Nov 22, 2019
Why Marijuana Just Took a Step Closer to Legalization
A landmark bill decriminalizing marijuana cleared a House committee.
Marijuana took center stage on Capitol Hill last week, at least for a moment.
The House Judiciary Committee passed a bill on Wednesday, November 20 that could lead to marijuana becoming legal on the federal level. The bill now heads to the full House for a vote.
Although several states currently allow recreational use of marijuana—also known as cannabis—and the majority of states have approved its use for medical purposes, marijuana is classified federally as a Schedule I controlled substance, lumped together with outlawed drugs such as LSD, heroin, and peyote.
What does the bill say?
Although the bill could make cannabis legal nationally, it reportedly leaves specific policy around legalization to the individual states, including how they want to enact the law, and how to clear the records of people convicted of low-level offenses related to pot possession. The bill would also impose a 5% sales tax on marijuana that would be used to support communities most affected by current laws outlawing marijuana.
The bill moves next to the Democrat-controlled House, where passage is likely, according to some experts. (In September, the House passed another bill that would allow cannabis producing-companies to access banks, which they currently can’t do.)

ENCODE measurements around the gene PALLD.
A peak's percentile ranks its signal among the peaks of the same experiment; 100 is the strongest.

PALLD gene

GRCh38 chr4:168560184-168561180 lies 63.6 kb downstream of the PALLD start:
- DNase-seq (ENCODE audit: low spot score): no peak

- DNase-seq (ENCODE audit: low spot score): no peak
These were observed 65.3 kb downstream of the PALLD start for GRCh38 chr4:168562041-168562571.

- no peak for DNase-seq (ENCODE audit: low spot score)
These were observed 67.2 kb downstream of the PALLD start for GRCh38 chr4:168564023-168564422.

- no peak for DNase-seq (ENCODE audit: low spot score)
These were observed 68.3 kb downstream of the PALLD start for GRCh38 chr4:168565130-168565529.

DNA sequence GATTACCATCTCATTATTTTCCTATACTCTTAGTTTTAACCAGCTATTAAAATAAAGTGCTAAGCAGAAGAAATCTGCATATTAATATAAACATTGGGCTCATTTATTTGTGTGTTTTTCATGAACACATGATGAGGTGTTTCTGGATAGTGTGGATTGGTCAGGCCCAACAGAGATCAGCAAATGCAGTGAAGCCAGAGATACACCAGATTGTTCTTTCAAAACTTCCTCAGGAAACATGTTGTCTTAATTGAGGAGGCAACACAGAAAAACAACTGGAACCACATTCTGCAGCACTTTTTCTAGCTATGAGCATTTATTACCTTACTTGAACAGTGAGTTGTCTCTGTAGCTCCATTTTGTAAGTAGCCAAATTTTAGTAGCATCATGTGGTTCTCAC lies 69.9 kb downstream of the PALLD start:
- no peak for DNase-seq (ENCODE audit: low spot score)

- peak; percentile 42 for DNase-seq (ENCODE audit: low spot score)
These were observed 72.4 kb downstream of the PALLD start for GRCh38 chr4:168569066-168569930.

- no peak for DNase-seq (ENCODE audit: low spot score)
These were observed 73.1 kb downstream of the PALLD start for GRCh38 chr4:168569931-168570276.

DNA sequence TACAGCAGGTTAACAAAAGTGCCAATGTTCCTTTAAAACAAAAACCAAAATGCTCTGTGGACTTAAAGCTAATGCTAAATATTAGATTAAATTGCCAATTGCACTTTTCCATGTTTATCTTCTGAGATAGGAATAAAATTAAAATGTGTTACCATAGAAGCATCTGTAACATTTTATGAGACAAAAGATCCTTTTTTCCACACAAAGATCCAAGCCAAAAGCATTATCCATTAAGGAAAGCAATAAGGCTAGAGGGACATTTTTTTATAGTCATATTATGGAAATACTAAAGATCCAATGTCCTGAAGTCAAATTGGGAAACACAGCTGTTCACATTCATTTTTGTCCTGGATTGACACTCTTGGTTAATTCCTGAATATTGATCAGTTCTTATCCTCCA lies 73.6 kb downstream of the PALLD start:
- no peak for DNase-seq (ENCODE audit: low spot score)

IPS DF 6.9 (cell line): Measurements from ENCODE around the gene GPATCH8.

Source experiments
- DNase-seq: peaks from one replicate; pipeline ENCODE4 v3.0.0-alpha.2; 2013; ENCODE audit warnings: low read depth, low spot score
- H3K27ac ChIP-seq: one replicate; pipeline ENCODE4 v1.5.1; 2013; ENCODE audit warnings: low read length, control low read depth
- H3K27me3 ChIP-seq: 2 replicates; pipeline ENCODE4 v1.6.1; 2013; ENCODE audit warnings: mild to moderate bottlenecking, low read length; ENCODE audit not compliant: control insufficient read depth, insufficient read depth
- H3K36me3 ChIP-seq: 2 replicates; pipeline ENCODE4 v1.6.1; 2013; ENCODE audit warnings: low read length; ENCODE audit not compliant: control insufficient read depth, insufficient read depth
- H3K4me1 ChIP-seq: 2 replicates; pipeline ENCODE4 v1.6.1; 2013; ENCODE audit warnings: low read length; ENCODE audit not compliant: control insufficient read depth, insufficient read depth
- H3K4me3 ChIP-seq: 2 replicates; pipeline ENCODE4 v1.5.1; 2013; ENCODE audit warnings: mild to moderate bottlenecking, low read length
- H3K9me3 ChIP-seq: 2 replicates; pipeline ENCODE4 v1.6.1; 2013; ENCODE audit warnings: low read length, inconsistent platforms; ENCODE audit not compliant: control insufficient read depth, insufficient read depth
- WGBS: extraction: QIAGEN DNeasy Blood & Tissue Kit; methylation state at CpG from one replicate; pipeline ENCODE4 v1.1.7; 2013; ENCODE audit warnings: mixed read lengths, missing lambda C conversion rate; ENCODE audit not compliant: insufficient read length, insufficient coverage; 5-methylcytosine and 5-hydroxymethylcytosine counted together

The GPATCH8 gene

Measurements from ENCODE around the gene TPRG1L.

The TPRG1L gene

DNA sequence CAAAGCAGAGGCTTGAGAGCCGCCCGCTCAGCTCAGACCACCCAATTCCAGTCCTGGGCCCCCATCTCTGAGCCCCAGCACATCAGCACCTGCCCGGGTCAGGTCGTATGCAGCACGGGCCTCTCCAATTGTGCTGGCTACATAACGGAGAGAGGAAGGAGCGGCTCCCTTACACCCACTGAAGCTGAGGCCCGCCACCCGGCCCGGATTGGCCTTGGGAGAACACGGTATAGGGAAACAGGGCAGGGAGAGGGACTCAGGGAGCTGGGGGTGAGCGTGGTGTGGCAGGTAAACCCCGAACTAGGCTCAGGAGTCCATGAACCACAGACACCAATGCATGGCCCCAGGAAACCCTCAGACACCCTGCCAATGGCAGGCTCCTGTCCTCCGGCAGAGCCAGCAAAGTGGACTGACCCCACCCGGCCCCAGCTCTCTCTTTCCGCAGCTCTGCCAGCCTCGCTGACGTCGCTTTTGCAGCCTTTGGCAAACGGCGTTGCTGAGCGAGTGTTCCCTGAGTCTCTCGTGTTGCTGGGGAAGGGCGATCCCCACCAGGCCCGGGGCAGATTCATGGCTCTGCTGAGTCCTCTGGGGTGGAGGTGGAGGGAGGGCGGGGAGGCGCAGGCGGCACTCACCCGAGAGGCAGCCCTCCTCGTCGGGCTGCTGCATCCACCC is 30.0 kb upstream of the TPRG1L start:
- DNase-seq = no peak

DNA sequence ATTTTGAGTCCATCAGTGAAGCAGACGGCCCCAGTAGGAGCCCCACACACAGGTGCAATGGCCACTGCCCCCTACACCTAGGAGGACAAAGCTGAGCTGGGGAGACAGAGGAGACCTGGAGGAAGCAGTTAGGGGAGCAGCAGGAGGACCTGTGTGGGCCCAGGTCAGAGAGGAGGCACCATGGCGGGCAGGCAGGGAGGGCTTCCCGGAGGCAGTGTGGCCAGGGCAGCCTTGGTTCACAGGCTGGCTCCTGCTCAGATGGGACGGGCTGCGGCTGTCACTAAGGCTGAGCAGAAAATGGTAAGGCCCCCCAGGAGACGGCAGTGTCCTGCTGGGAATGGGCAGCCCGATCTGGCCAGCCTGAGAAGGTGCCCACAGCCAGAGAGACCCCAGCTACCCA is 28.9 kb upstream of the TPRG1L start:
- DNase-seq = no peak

The fate of the legislation seems less certain once it moves to the Senate, which is controlled by Republicans who for the most part don’t favor legalizing marijuana. Senate Majority Leader Mitch McConnell, for example, is generally opposed to federal legislation legalizing cannabis.
More about Marijuana
Marijuana is legal for recreational use in 11 states, and 33 states have laws that make it legal for medical purposes.
Two-thirds of U.S. citizens support the legalization of marijuana, according to recent research by the Pew Research Center.
Growth is expected for a long list of businesses, such as the cultivators and packagers of the plants, dispensaries for medical and recreational weed, not to mention companies creating products that use cannabis byproducts called CBDs. CBDs are non-pyscho-active derivatives of cannabis, which can be used for a variety of purposes, including helping with inflammation, chronic pain, and depression.
Companies are also capitalizing on industrial uses for cannabis, including the production of hemp, which can be used to make fabrics and textiles, as well as being used as additives to health food and body care products.
And it all makes for big business. Total legal sales of cannabis were about $10 billion in 2017, and are expected to grow to $24.5 billion by 2021, according to reports.